Not that there was any doubt, but North Korea publicly rejected any interest in following Iran into denuclearization negotiations with the U.S. The North Korean Ministry of Foreign Affairs declared that Pyongyang “is not interested at all in the dialogue to discuss the issue of making it freeze or dismantle its nukes unilaterally first [since its nuclear arsenal] is not a plaything to be put on the negotiating table.”
The regime’s recent statement is consistent with years of declaring the Six Party Talks “null and void” and dismissing any possibility of it living up to numerous previous pledges to denuclearize. Last year the National Defense Commission asserted that “[n]othing will be more foolish than trying to force the army and people of [North Korea] to lay down the treasured sword” of nuclear weapons.
Earlier this year, some interpreted North Korean leader Kim Jong-un’s New Year’s Day speech as showing regime interest in resuming dialogue with the U.S. and South Korea. But those hopes were dashed when Pyongyang subsequently declared that it would “no longer sit at the same table as the United States.”
Since then, the U.S. commanders of US Forces Korea, Pacific Command, and NORAD all stated that they think North Korea has the ability to put a nuclear weapon on an ICBM and shoot it at the U.S. homeland.
On July 22, South Korea announced that Pyongyang had completed a new, taller launch tower at its missile test site which would accommodate a longer-range missile than the rocket successfully test-fired in December 2012. After the South Korean navy dredged up the first two stages of the 2012 missile from the ocean floor, Minister of Defense Kim Kwan-jin assessed it had an estimated range of 10,000 km and could reach the United States.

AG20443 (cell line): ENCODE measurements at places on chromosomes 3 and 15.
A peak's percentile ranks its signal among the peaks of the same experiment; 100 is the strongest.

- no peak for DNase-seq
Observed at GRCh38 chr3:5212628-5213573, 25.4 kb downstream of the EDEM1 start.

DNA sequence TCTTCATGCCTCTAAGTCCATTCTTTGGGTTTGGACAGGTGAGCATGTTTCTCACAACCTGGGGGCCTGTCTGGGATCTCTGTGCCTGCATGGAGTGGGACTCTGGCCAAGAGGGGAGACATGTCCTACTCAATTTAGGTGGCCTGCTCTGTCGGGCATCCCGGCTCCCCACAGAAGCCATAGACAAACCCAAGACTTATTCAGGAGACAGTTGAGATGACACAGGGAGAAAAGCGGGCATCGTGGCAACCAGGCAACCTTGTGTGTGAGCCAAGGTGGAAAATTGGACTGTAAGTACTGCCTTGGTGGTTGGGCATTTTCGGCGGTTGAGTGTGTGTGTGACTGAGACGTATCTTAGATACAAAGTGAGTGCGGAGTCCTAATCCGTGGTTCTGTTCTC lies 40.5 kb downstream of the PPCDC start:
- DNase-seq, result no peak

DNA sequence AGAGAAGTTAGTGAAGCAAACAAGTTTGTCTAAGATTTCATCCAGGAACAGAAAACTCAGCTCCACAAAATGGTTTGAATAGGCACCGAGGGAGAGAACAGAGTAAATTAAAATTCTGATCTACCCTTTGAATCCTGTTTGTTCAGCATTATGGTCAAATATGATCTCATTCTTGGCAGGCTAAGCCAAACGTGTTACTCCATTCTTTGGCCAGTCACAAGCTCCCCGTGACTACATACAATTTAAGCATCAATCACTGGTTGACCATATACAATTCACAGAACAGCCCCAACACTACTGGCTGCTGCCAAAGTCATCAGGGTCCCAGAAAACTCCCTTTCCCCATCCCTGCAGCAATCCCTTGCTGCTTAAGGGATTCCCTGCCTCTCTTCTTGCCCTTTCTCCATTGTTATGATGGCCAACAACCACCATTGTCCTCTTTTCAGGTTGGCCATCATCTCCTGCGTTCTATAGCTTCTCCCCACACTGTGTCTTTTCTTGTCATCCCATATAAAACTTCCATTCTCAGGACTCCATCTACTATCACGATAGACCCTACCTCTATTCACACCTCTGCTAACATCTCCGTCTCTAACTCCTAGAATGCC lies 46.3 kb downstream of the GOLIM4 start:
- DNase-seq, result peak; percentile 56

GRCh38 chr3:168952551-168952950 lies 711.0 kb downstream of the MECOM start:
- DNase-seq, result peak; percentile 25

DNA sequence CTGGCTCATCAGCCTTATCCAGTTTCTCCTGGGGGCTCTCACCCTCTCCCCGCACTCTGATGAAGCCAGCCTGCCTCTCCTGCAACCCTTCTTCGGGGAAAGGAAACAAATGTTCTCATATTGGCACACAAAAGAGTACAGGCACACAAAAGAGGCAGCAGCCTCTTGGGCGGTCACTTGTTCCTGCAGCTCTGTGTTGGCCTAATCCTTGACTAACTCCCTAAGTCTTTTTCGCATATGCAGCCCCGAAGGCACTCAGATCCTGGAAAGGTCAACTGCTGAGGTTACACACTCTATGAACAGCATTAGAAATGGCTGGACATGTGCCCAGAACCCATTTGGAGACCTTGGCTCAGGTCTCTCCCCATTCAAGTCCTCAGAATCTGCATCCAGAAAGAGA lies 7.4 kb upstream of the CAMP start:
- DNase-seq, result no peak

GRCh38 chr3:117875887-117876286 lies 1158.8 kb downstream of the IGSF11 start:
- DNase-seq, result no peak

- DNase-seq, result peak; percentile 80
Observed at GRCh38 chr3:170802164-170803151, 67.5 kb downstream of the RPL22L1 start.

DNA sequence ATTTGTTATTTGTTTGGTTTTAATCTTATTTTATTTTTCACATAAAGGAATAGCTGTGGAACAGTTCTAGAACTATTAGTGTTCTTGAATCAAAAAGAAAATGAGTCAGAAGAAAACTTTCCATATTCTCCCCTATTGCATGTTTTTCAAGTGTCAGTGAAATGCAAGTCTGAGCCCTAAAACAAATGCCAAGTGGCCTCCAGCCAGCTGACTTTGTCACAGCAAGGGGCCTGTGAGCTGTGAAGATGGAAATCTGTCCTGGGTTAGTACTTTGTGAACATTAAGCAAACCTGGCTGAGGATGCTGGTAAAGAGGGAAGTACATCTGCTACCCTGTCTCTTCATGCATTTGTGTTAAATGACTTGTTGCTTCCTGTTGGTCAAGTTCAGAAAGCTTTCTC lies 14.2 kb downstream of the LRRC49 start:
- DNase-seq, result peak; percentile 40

Seoul speculates that Pyongyang might launch another missile to celebrate the 70th anniversary of the founding of the Korea Workers Party on Oct. 10. Any launch of a North Korean ballistic missile would be a violation of numerous U.N. Security Council resolutions.
In May, Secretary of State John Kerry declared international intent to “increase the pressure and increase the potential of either sanctions or other means” to alter Kim Jong-un’s behavior. Similarly, the White House described the January 2015 executive order in response to North Korea’s hack of Sony Pictures and threats of violence against U.S. citizens as “a first step…this is certainly not the end.”
The Obama administration has not yet announced any subsequent measures or any human rights sanctions 17 months after the release of a U.N. Commission of Inquiry report which concluded that Pyongyang had committed human rights violations so egregious as to constitute “crimes against humanity.”